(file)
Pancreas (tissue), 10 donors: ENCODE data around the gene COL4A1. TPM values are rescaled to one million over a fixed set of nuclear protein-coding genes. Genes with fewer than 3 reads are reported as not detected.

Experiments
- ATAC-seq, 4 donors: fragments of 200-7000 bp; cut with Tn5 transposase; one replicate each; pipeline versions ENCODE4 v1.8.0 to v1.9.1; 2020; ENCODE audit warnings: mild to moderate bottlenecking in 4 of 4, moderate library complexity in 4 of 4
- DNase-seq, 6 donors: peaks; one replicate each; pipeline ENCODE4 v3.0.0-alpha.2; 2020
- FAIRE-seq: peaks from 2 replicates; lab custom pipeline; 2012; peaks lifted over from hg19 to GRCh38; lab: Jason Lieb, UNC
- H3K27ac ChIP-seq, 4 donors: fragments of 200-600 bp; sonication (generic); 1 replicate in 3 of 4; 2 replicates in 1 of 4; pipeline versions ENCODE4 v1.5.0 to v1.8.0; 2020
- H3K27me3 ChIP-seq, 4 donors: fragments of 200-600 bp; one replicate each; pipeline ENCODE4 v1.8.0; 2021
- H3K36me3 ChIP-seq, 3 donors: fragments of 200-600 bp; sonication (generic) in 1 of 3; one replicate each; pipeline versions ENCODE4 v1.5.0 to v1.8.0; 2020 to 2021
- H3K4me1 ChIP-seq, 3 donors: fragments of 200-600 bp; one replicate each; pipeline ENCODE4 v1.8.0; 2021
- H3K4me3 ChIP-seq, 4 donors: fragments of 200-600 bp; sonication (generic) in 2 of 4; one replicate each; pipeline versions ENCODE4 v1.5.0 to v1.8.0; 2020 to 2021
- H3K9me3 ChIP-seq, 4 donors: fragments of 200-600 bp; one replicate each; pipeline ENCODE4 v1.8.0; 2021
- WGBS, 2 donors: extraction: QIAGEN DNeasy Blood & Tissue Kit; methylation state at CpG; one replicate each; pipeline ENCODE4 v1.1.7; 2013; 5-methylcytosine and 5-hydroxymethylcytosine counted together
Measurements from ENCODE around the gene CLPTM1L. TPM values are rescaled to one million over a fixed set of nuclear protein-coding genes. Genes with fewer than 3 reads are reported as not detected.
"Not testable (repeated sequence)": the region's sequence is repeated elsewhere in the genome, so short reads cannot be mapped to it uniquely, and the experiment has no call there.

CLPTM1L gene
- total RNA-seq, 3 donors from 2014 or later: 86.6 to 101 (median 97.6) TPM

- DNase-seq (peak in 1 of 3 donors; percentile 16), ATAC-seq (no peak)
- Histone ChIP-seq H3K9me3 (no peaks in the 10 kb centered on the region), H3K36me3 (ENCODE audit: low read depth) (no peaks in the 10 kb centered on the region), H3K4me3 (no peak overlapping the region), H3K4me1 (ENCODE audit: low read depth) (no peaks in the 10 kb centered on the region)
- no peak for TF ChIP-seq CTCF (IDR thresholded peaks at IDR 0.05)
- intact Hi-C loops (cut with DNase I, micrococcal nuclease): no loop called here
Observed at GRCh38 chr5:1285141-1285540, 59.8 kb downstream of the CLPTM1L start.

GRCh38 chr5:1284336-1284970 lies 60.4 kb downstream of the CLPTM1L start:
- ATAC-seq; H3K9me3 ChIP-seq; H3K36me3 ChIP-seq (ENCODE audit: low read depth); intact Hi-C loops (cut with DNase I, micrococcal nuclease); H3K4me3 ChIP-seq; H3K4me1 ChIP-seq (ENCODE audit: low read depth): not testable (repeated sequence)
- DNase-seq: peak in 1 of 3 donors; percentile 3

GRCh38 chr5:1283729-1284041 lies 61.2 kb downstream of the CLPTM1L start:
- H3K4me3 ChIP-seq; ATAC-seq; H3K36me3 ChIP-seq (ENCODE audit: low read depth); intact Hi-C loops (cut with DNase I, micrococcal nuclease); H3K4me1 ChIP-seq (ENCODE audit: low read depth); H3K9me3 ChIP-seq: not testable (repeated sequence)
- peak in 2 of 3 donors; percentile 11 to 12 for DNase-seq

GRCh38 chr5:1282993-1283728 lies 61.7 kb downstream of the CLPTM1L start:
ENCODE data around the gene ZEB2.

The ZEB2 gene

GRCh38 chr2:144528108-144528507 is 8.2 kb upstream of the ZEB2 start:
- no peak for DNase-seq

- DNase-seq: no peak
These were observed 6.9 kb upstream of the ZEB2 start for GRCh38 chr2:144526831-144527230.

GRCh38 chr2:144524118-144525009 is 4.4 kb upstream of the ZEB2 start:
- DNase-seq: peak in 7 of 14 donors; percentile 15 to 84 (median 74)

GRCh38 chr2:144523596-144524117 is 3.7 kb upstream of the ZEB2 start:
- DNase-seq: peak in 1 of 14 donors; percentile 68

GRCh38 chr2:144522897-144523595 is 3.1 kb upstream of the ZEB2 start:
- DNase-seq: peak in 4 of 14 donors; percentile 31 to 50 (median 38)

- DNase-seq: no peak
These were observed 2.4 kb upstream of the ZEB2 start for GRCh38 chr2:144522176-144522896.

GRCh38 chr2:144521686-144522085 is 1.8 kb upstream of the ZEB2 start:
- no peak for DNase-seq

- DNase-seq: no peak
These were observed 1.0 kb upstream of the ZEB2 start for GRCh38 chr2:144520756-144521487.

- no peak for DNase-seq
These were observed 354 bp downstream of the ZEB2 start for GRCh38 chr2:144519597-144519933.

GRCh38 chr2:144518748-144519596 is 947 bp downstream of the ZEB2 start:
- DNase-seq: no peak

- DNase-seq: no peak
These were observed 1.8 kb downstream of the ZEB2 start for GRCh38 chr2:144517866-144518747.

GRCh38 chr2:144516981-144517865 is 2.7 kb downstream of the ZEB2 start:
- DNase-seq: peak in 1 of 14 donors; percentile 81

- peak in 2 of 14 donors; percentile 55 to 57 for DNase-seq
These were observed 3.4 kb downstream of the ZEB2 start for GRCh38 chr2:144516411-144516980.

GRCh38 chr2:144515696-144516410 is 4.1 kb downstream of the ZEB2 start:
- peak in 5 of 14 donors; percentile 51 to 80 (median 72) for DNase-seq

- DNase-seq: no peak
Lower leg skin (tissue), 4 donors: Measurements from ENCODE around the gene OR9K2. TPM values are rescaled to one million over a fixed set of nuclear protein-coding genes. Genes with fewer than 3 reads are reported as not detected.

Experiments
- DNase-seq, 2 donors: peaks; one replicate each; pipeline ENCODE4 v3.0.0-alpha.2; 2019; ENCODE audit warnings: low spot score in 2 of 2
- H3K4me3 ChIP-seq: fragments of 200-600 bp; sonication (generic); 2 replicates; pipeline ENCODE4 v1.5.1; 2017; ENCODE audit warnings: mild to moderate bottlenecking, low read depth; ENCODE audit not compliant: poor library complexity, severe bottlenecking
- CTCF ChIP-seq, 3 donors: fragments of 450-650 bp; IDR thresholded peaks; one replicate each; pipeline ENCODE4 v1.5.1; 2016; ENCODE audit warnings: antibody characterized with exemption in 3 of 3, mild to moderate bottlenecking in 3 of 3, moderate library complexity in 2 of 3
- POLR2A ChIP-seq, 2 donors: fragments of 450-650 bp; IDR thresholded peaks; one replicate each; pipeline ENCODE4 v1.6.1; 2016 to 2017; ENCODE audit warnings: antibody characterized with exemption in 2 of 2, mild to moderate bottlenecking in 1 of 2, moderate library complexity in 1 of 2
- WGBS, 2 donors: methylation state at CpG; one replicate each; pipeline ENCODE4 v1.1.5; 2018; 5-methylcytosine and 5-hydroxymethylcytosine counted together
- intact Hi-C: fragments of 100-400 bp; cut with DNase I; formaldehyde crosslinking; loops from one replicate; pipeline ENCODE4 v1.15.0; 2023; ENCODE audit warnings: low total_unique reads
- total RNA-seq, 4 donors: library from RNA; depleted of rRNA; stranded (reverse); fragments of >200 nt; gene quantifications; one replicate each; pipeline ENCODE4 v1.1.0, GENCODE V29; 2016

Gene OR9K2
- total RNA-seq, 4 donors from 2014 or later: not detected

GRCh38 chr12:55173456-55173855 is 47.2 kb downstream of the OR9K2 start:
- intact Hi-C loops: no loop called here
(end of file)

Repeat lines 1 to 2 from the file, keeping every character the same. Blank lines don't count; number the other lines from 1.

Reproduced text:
Pancreas (tissue), 10 donors: ENCODE data around the gene COL4A1. TPM values are rescaled to one million over a fixed set of nuclear protein-coding genes. Genes with fewer than 3 reads are reported as not detected.

Experiments